New Years celebrations in the High Arctic, as I've written before, have their own unique flavour. Certainly each community has its own variations of the theme, but in general they are just a little out of the ordinary.
New Years Eve, like many other days here, starts out with games at the Community Hall. One of the truly enjoyable things about living here, is this idea of community fun. The entire community plays together. After the games there is an ecumenical church service that starts around 10:30. All three denominations (for the most part there are Anglican and Full Gospel, but there is also a small congregation of Roman Catholics here as well) take part.
One thing that always makes me laugh is that I unfailingly know the songs/hymn/carols that are being sung in Inuktitut, but rarely do I know more than one verse. So I'll sing that verse over and over and over again while the song is being sung in Inuktitut. Then the English version will start and I'll do it all over again. Some seem to last forever.
Just before midnight Auld Lang Syne will be sung, right up until the countdown. At midnight every one greets everyone else with a handshake and "Happy New Years". There are invariably a lot of tears shed. I don't know what it is, but most people take that moment to remember friends and relatives that have passed, and probably half of everyone there is in tears.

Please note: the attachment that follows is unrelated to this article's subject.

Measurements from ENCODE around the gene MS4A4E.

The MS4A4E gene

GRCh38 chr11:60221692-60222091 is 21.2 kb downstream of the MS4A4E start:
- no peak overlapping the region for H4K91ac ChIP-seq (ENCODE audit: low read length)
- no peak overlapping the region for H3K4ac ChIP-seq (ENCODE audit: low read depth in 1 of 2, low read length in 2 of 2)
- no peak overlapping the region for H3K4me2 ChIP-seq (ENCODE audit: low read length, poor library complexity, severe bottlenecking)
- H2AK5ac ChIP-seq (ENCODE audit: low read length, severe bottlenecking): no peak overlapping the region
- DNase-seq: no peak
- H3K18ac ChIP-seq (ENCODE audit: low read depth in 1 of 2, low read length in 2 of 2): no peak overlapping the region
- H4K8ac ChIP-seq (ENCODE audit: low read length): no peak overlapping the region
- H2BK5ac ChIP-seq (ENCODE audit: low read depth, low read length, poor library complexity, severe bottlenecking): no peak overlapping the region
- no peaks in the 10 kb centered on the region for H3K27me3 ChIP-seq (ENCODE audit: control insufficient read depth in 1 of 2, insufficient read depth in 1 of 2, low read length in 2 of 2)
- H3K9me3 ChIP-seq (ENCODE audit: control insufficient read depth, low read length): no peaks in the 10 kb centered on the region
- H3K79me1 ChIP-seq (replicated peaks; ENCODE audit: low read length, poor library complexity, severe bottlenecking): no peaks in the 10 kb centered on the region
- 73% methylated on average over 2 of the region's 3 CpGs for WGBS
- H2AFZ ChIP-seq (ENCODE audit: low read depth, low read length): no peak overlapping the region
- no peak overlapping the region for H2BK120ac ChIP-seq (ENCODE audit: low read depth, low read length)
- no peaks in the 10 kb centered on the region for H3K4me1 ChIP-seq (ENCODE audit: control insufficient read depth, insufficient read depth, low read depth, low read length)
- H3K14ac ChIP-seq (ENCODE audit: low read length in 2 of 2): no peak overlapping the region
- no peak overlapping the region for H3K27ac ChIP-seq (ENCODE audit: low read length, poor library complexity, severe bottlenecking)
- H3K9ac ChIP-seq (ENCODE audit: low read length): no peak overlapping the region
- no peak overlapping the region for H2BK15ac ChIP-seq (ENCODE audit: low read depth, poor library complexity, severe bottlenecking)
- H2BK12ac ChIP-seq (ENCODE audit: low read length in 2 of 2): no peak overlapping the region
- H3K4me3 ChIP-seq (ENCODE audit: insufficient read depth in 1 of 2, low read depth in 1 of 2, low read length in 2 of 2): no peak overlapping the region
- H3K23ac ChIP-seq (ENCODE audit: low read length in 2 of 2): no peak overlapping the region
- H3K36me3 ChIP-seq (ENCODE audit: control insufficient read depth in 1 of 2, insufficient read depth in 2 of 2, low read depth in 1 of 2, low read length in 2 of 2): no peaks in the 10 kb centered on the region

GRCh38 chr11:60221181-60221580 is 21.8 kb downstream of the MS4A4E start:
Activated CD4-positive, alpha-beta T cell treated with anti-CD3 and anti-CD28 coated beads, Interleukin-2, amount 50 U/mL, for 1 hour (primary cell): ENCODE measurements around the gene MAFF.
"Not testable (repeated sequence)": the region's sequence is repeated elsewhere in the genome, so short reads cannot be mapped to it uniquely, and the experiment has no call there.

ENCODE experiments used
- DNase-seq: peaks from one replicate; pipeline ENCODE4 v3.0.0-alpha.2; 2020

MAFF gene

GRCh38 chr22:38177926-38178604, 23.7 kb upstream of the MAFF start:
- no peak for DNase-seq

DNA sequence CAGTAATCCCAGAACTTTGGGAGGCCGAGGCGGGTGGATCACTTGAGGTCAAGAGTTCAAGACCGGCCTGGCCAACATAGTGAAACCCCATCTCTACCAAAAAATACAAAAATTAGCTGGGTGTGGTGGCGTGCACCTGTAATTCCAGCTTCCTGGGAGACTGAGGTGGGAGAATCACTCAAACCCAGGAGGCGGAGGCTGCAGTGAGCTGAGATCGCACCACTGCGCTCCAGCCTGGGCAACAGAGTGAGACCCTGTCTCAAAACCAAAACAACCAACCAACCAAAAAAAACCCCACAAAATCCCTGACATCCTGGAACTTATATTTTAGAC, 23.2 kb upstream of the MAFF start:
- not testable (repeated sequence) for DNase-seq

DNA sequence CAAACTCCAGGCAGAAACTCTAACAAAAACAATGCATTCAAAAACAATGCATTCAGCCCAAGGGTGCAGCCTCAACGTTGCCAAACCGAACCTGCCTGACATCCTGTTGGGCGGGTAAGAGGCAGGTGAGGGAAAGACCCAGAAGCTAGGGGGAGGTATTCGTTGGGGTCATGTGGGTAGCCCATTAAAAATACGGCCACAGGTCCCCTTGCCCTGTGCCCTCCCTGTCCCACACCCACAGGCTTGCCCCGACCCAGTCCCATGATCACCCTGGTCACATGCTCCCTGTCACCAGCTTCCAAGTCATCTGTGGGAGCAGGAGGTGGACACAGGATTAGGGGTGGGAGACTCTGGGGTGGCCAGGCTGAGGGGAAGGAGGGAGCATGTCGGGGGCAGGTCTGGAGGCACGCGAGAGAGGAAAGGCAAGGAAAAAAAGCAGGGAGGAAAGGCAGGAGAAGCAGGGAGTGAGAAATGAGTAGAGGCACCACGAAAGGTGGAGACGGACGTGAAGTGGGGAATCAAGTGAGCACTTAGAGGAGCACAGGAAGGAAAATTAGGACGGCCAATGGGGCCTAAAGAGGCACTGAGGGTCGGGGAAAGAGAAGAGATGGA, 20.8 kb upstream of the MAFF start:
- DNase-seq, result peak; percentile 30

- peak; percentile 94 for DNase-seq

A few Rangers fire a volley of rifle shots into the air (formalizing a somewhat disconcerting northern ritual where people will take to their back yards firing rifles in the air). Leaving it to the Rangers alone makes it much safer, and saves anyone from getting into trouble. Sometimes there is the odd firework, or flare.
And then the parade starts. Most snowmobiles (and ATVs) in town head out to Uluksa Point, where they form up and then drive back to town on the ice. They do it in one long line that snakes around on the sea ice, before heading in town and driving all around the streets, yelling Happy New Years above the roar of the machines. Nowadays they are joined by trucks. This year I counted about 65 machines and at least 15 trucks.
At that the dance starts. Inuktitut dancing is a square dance, without a caller. I'd say they dance until dawn, but that won't be until February. And that would wear everyone out. No, they dance until 5:00.
Here are a couple of videos from the parade of snowmobiles. The first from far away as they circle around on the bay, the second close up as they zoom by in town.